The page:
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ADVERTISEMENT. The Author had once thoughts (in concert
with a Friend) of giving the HISTORY OF ENGLISH POETRY: In the Introduction to it he meant to have produced fome specimens of the Style that reigned in ancient times among the neighbouring nations, or those who had subdued the greater part of this Island, and were our Progenitors : The following three Imitations made a part of them. He has long since dropped his design, especially after he had heard, that it was already in the hands of a Person well qualified to do it justice, both by his taste, and his researches into antiquity.
IN the Eleventh Century Sigurd, Earl
of the Orkney-Islands, went with a fleet of ships and a considerable body of troops into Ireland, to the assistance of Siftryg with the filken beard, who was then making war on his father-in-law Brian, King of Dublin : the Earl and all his forces were cut to pieces, and Siêtryg was in danger of a total defeat; but the enemy had a greater loss by the death of Brian, their King, who fell in the
adion. On Christmas-day, (the day of the battle) a Native of Caithness in Scotland faw. at a distancē a number of
perfons on horseback riding full speed towards a hill, and seeming to enter into it. Curiosity led him to follow them, till looking through an opening in the rocks, he saw twelve gigantic figures resembling women: they were all employed about a loom ;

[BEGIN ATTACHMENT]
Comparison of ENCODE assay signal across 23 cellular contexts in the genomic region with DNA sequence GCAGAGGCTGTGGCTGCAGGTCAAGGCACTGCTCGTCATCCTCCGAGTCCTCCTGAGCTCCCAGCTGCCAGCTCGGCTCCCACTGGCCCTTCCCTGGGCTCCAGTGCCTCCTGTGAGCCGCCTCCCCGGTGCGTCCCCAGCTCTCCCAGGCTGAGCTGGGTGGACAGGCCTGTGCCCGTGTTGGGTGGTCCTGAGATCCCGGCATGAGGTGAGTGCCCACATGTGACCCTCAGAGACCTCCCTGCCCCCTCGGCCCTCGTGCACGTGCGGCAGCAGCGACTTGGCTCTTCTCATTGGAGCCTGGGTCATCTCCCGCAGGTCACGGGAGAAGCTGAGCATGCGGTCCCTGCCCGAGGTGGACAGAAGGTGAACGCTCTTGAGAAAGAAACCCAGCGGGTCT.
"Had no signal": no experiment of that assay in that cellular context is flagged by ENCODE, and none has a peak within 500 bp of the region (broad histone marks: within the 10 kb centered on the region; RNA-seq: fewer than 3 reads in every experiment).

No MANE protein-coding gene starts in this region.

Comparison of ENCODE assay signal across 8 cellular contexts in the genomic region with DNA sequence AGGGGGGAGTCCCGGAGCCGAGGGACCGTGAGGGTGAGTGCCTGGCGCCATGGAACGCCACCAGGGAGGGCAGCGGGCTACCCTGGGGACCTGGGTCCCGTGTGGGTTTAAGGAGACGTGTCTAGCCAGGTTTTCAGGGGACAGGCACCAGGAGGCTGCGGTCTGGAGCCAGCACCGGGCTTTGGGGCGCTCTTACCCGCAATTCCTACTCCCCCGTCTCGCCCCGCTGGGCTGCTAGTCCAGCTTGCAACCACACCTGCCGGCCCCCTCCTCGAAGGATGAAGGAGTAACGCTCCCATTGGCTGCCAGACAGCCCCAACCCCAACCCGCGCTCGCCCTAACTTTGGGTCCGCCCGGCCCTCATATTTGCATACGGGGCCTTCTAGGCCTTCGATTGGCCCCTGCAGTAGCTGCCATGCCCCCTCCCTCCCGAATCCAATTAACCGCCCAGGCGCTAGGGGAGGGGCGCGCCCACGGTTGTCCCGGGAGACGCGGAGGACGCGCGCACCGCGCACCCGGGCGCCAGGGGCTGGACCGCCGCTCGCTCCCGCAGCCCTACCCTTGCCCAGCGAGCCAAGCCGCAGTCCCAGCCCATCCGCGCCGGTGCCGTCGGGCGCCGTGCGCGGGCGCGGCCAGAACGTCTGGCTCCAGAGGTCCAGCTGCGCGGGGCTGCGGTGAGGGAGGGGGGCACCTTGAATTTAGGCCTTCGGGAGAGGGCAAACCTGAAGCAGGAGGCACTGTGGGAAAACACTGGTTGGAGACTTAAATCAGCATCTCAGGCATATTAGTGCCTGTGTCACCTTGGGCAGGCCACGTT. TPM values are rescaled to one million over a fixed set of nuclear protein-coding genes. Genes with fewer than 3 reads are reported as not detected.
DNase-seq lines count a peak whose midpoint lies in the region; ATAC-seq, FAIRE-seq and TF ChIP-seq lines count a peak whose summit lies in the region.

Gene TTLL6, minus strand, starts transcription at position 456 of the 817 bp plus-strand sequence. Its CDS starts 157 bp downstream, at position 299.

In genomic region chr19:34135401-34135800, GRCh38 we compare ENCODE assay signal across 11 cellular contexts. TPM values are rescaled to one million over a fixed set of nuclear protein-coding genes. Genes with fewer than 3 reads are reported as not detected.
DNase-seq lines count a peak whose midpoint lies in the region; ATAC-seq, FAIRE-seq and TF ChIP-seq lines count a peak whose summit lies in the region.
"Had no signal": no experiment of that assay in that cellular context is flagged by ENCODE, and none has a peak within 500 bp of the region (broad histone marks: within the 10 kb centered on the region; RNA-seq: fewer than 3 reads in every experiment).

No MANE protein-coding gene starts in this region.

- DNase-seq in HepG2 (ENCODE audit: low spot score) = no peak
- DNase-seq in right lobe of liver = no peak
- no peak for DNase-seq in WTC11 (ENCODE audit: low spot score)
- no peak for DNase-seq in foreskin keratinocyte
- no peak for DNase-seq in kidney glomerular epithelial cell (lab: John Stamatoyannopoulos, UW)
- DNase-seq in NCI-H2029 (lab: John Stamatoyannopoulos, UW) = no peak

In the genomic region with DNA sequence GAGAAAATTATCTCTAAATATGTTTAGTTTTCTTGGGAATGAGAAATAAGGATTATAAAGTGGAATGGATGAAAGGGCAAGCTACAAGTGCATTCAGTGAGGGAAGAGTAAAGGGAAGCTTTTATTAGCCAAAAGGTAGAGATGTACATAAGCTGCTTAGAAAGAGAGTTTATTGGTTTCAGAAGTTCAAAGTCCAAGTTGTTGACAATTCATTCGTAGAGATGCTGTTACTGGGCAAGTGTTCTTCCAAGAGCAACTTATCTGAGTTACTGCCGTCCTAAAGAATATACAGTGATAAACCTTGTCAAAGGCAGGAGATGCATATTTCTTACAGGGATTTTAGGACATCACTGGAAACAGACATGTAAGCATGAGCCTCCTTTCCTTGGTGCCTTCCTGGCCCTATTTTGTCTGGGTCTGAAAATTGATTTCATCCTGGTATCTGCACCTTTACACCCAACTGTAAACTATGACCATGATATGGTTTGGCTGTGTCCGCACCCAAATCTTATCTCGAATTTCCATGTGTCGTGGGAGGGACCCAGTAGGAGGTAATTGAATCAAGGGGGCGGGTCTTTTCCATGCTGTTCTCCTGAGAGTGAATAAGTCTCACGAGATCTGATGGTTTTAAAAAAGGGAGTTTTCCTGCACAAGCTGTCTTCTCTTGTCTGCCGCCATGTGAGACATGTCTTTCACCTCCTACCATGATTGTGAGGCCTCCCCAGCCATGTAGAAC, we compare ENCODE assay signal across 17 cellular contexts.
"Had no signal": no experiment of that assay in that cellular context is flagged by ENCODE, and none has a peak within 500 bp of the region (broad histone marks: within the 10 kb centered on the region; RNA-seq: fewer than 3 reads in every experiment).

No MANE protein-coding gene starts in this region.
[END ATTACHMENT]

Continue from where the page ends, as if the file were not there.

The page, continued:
and as they wove they sung the following dreadful Song; which when they had finished, they tore the web into twelve pieces, and each taking her portion) galloped Six to the North and as many to the South.
TOW the storm begins to low'r,
(Haste, the loom of Hell prepare,) * Iron-fleet of arrowy show'r
+ Hurtles in the darken'd air.
Note—The Valkyriur were female Divinities, Servants of Odin (or Woden) in the Gothic mythology. Their names fignify Chusers of the slain. They were mounted on fwift horses, with drawn swords in their hands; and in the throng of battle selected such as were destined to slaughter, and condučled them to Valkalla, the hall of Odin, or paradife of the Brave ; where they attended the banquet, and served the departed Heroes with horns of mead and ale. * How quick they wheeld; and flying, behind
them shot Sharp fleet of arrowy shower
Milton's Parad. Regain'd. + The noise of battle hurtled in the air.
Shakesp. Jul. Cæfar.